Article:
NASA has narrowed the target for its most advanced Mars rover, Curiosity, which will land on the Red Planet in August. The car-sized rover will arrive closer to its ultimate destination for science operations, but also closer to the foot of a mountain slope that poses a landing hazard. It was possible to adjust landing plans because of increased confidence in precision landing technology aboard the Mars Science Laboratory spacecraft, which is carrying the Curiosity rover.
According to state media reports and the country’s human spaceflight agency China will launch its manned mission to an orbiting space laboratory in mid-June. A Long March 2F rocket will launch three astronauts aboard a Shenzhou 9 capsule for China’s first manned space docking at the mini-space station Tiangong-1. The space lab module has been circling Earth unmanned since its launch last year. China’s Shenzhou 9 mission will mark the fourth human spaceflight for the country, which has been making steady advances since the launch of Chinese astronaut Yang Liwei in 2003 on Shenzhou 5, the country’s first human spaceflight.
The American SpaceX company’s Dragon cargo capsule is heading back to Earth having spent a week attached to the International Space Station (ISS). Built by commercial company Space Exploration Technologies Corp. (SpaceX), the Dragon capsule was detached from the space station by astronauts using the outpost’s robotic arm, which officially released the spacecraft at 5:49 a.m. EDT (0949 GMT). Dragon is the first private spacecraft ever to visit the $100 billion space station.
A SpaceX Falcon 9 rocket roars into space and delivered a Dragon cargo capsule into orbit on May 22, 2012. The launch began an ambitious mission to show that the company is ready to deliver cargo to the International Space Station. As said NASA Administrator Charles Bolden the significance of this day cannot be overstated. While there is a lot of work ahead to successfully complete this mission, the start is good.
NASA’s Cassini spacecraft made its closest approach to Saturn’s tiny moon Methone as part of a trajectory that will take it on a close flyby of another of Saturn’s moons, Titan. The Titan flyby will put the spacecraft in an orbit around Saturn that is inclined, or tilted, relative to the plane of the planet’s equator. The flyby of Methone took place on May 20 at a distance of about 1,200 miles (1,900 kilometers).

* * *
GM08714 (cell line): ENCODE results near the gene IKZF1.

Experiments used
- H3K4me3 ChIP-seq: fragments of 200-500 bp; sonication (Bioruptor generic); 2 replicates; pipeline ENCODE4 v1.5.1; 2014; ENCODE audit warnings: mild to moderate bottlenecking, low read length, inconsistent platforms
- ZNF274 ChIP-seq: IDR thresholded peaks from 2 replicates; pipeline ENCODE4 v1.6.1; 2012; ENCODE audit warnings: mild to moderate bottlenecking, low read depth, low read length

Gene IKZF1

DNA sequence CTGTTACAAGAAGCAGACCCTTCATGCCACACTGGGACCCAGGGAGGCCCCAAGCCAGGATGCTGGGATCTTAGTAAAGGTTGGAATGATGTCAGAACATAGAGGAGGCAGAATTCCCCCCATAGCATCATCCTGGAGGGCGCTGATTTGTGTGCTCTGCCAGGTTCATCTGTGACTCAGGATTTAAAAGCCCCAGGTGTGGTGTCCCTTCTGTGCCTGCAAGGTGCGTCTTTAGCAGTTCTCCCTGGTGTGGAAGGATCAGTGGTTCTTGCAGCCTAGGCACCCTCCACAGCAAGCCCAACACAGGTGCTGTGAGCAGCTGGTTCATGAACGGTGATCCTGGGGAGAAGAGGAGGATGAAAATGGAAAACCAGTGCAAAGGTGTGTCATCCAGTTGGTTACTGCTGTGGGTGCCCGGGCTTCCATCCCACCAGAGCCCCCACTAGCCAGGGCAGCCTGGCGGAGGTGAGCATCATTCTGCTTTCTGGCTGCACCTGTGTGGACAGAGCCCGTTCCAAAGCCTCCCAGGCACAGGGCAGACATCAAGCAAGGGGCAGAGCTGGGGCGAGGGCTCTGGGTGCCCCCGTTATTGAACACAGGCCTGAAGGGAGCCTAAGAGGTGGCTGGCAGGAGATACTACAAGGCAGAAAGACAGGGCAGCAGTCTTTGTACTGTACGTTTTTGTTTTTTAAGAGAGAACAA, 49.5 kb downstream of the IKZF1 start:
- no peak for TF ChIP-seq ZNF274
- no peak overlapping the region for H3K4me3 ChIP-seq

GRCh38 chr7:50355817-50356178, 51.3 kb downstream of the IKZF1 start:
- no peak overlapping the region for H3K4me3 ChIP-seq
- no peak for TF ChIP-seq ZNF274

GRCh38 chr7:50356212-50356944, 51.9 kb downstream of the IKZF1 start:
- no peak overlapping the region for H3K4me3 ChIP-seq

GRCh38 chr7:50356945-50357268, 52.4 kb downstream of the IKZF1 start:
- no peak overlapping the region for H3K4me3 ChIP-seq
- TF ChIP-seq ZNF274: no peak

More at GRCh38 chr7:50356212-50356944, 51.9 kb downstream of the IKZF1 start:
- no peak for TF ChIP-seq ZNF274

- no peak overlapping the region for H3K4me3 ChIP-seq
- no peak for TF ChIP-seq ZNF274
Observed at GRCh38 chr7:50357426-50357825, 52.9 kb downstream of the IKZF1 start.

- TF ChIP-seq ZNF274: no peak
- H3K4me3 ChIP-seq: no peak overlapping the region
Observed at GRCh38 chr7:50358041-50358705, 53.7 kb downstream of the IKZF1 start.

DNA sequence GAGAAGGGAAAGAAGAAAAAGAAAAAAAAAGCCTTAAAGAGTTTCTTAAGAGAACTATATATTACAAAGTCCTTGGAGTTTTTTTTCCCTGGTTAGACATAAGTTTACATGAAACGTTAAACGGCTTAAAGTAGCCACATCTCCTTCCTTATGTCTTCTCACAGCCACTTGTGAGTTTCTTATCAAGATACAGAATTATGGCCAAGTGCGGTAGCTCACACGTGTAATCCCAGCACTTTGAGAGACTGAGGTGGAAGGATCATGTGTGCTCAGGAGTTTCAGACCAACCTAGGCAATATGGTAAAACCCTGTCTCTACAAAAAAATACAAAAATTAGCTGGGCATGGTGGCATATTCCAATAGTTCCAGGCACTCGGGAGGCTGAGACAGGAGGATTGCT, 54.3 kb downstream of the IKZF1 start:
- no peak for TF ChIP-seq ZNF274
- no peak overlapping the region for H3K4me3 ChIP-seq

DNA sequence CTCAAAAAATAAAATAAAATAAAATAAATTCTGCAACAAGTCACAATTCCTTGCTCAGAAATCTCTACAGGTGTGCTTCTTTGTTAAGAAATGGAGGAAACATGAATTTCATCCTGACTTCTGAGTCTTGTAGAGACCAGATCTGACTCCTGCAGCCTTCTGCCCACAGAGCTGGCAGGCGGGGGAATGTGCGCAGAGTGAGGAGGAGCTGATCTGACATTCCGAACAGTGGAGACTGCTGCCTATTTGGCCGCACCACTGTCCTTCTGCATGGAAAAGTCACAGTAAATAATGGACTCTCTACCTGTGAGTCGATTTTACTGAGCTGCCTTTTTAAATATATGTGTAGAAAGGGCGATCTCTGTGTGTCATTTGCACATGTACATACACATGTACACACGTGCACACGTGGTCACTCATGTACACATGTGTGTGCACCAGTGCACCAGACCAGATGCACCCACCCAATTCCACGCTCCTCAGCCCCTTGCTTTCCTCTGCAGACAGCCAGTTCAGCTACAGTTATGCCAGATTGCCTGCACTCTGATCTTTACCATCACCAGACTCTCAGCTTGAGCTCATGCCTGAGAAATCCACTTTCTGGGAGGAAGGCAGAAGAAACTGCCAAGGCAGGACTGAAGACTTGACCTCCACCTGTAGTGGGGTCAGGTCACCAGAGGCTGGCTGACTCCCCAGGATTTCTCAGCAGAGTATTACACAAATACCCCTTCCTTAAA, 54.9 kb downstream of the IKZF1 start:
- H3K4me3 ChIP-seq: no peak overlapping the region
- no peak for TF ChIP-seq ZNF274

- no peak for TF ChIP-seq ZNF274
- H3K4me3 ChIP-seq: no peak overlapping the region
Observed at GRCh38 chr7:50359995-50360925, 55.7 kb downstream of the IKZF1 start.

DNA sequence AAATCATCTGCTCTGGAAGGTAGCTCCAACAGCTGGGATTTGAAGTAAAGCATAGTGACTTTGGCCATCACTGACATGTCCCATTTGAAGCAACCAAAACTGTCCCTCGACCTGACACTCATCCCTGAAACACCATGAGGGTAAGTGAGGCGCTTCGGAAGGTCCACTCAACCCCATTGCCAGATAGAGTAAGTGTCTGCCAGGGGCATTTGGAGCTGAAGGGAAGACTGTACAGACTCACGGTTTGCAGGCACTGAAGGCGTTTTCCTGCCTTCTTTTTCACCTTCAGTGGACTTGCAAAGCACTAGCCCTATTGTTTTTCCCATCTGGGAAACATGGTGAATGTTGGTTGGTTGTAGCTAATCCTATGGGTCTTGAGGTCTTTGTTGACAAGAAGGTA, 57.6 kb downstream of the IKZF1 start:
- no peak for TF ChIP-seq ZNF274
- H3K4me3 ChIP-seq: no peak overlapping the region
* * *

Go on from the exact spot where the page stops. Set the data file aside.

An American astronaut and two Russian cosmonauts arrived at the International Space Station early on May 17, kicking off a four-month stay aboard the orbiting laboratory. A Russian Soyuz spacecraft carrying NASA astronaut Joe Acaba and cosmonauts Gennady Padalka and Sergei Revin docked with the space station at 12:36 a.m. EDT (0436 GMT) Thursday as the two spacecraft soared 249 miles above the border between Mongolia and Kazakhstan.
NASA shut down space shuttle Endeavour for the final time on May 11, 2012. Space shuttle technicians working inside Orbiter Processing Facility-2 (OPF-2) at NASA’s Kennedy Space Center in Florida powered down Endeavour, the youngest of the retired fleet’s orbiters, at 9:58 a.m. EDT (1358 GMT) as they moved forward with preparations for the winged spacecraft’s museum display. This September, NASA will mount Endeavour on top of a modified Boeing 747 carrier aircraft and ferry it to Los Angeles for its exhibit at the California Science Center.
According to NASA scientists huge sunspot that dwarfs the Earth is unleashing a series of powerful solar flares as it moves across the surface of the sun. The sunspot AR 1476 was detected by space telescopes on May 5. The huge sunspot is 60,000 miles (100,000 kilometers) across, so large that when it was first seen in views from NASA’s Solar Dynamics Observatory spacecraft, mission scientists dubbed it a “monster sunspot.”
New observations from a NASA Dawn spacecraft show that the huge asteroid Vesta is a battered protoplanet left over from the solar system’s early days, with a unique mix of characteristics unknown from any other space rock. Scientists had thought that Vesta, the second-largest body in the main asteroid belt between Mars and Jupiter, probably started down a planet-forming path shortly after the solar system’s birth. Many other Vesta-like objects were incorporated into rocky worlds such as Earth, but Vesta’s development along this path was halted.